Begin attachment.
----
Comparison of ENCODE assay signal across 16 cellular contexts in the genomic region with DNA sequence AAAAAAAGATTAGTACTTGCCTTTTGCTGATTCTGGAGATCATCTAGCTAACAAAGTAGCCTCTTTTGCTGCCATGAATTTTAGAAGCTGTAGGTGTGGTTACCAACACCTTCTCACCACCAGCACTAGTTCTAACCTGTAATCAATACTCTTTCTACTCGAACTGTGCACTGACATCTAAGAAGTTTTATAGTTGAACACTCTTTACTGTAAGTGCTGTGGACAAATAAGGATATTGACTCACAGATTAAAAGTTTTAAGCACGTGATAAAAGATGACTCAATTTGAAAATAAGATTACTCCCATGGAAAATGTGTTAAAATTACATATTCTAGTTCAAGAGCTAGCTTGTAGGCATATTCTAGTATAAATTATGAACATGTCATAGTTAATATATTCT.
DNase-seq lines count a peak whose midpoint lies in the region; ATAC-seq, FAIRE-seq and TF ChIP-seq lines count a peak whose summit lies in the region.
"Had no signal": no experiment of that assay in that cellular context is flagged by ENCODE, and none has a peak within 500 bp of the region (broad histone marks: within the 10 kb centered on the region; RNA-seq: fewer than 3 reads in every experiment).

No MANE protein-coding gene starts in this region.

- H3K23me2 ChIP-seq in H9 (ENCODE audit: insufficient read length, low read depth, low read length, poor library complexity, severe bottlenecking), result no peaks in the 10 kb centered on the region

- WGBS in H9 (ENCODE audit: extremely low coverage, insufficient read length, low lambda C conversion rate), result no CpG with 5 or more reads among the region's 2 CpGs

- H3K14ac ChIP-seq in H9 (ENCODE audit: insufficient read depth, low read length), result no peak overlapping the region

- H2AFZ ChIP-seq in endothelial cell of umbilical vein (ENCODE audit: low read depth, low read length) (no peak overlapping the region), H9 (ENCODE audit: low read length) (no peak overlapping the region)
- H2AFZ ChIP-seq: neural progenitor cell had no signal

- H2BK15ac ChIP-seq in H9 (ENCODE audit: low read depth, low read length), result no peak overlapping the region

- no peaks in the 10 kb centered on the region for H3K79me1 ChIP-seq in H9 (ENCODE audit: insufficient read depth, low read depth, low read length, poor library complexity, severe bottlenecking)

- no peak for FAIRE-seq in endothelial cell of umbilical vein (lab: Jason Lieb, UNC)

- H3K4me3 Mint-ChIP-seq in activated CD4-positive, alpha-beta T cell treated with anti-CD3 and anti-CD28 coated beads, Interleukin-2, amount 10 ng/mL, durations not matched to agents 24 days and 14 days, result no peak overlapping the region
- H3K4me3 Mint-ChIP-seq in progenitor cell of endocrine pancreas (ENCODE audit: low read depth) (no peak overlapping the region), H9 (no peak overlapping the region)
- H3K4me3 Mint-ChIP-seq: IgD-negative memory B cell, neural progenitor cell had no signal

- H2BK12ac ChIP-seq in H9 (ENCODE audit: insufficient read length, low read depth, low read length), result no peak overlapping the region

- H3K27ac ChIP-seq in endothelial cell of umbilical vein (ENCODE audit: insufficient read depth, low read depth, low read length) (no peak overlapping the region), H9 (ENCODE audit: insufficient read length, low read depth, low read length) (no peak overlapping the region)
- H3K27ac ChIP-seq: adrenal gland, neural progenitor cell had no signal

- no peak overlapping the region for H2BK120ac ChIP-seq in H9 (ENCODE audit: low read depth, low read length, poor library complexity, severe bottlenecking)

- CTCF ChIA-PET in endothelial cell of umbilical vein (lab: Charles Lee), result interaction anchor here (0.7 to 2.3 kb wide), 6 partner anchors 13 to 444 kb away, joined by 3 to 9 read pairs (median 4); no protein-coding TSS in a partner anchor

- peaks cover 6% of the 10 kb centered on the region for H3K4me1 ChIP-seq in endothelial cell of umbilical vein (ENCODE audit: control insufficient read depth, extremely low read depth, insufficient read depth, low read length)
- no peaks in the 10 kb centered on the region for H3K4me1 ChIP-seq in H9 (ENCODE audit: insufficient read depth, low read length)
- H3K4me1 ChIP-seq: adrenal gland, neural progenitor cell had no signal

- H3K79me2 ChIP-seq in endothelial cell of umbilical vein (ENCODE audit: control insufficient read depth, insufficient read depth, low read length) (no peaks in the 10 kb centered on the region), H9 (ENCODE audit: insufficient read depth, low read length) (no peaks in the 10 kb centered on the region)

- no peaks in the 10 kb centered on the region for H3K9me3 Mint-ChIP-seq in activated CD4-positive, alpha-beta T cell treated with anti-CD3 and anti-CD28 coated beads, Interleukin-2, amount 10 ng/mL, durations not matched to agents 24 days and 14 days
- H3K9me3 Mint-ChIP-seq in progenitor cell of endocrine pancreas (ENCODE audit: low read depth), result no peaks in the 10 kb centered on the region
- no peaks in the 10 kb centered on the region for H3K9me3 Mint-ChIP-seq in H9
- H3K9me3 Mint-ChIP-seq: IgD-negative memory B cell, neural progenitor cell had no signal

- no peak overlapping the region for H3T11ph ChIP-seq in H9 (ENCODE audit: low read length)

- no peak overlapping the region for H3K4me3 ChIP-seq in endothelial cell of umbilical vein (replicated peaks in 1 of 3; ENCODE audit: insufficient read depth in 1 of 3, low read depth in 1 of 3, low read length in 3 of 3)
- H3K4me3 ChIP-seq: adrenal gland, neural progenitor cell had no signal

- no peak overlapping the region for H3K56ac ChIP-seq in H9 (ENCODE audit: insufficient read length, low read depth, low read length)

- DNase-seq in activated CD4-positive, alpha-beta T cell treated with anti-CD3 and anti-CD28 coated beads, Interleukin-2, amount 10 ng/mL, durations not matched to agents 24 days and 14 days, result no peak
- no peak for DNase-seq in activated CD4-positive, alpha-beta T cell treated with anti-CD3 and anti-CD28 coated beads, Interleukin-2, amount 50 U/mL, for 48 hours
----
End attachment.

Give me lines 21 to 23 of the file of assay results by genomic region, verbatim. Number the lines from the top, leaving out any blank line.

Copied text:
- peaks cover 6% of the 10 kb centered on the region for H3K4me1 ChIP-seq in endothelial cell of umbilical vein (ENCODE audit: control insufficient read depth, extremely low read depth, insufficient read depth, low read length)
- no peaks in the 10 kb centered on the region for H3K4me1 ChIP-seq in H9 (ENCODE audit: insufficient read depth, low read length)
- H3K4me1 ChIP-seq: adrenal gland, neural progenitor cell had no signal